Neven Mimica, EU Commissioner for International Cooperation and Development, said: “Food crises are likely to become more acute, persistent and complex given current trends and their root causes with devastating effects on the lives of millions of people. We succeeded in producing a joint analysis globally with the annual Global Report on Food Crises. I am fully committed to take this approach forward as I am convinced that increased global dialogue, joint planning and coordinated responses will enable the EU, its partner countries as well as international partners to address better the root causes of food crises.”
In a video message, UN Secretary-General António Guterres said: “Reports such as this gives us the vital data and analysis to better understand the challenge. It is now up to us to take action to meet the needs of those facing the daily scourge of hunger and to tackle its root causes.”
“We must acknowledge and address the link between hunger and conflict if we are to achieve zero hunger. Investing in food security and livelihood in conflict situations saves lives, strengthens resilience and can also contribute to sustaining peace,” said FAO Director-General José Graziano da Silva, said.
“The consequences of conflict and climate change are stark: millions of more people severely, even desperately, hungry. The fighting must stop now and the world must come together to avert these crises often happening right in front of our eyes. This Global Report on Food Crises shows the magnitude of today’s crises but also shows us that if we bring together political will and today’s technology, we can have a world that’s more peaceful, more stable and where hunger becomes a thing of the past.” David Beasley, WFP Executive Director.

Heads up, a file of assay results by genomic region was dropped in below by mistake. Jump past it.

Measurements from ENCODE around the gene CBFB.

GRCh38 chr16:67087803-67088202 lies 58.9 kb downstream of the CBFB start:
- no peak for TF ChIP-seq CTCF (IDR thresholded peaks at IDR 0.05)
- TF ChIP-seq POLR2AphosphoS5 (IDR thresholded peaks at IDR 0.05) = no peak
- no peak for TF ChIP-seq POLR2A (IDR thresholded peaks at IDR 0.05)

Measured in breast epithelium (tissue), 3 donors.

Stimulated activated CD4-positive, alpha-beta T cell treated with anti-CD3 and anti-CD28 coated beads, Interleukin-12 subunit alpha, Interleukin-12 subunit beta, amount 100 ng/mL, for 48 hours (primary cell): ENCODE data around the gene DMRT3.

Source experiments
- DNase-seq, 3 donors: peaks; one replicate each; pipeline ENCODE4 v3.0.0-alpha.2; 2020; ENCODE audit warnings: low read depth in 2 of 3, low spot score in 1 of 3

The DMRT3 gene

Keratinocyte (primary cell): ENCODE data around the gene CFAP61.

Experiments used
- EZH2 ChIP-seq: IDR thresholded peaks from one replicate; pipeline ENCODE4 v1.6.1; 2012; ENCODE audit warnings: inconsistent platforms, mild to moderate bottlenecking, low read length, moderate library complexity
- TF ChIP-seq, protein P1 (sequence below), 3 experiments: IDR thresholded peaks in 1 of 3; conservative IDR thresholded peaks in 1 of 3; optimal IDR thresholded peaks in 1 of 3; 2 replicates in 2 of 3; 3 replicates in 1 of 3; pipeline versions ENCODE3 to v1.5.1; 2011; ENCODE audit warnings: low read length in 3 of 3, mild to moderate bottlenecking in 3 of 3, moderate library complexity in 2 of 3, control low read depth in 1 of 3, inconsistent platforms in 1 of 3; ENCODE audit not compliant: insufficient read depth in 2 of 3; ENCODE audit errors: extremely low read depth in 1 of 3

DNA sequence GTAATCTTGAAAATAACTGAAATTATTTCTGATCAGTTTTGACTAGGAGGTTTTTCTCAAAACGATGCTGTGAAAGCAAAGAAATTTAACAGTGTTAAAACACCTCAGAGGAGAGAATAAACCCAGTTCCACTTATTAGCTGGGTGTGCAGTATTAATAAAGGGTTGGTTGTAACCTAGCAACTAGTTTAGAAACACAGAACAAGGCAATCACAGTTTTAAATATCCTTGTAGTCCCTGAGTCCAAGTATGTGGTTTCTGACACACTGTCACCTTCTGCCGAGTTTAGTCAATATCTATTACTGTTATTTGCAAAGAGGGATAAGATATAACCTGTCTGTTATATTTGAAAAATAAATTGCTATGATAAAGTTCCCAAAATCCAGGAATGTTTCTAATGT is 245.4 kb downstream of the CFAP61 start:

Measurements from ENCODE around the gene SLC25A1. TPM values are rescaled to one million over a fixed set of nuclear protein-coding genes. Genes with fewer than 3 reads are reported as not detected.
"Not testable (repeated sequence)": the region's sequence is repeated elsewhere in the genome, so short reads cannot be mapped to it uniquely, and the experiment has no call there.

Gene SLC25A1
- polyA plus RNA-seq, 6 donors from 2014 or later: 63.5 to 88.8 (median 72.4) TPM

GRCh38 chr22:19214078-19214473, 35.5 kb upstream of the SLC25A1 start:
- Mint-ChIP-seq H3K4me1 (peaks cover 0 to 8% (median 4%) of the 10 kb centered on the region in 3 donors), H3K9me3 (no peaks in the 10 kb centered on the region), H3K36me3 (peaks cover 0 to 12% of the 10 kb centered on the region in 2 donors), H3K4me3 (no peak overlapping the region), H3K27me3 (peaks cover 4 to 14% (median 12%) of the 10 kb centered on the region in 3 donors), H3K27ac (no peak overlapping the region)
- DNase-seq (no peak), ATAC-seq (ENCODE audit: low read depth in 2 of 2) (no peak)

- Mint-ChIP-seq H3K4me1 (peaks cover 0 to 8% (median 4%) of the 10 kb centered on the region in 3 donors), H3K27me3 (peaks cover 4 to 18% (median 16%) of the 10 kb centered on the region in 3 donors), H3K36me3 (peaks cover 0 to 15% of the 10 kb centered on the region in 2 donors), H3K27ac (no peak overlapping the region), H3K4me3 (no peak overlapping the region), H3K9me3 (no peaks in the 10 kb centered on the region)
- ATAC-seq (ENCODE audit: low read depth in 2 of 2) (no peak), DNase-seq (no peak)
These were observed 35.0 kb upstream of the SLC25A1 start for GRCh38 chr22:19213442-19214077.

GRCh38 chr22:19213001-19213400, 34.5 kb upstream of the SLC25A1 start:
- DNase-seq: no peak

Acute food insecurity
- is when a person’s inability to consume adequate food puts their lives or livelihoods in immediate danger. It is a metric that draws on internationally-accepted measures of extreme hunger such as the Integrated Food Security Phase Classification (IPC) and Cadre Harmonisé (CH), and is equivalent to IPC scale three levels of hunger and worse (IPC 3 – crisis; IPC 4 – emergency; IPC 5 – famine/catastrophe). It is 5the most extreme symptom of acute and protracted crises.
- Chronic hunger is when a person is not able to consume enough food to maintain a normal, active lifestyle over an extended period. Each year the UN reports on the number of people worldwide who suffer from chronic hunger. The last such report(October 2017) found that 815 million people on the planet are chronically hungry.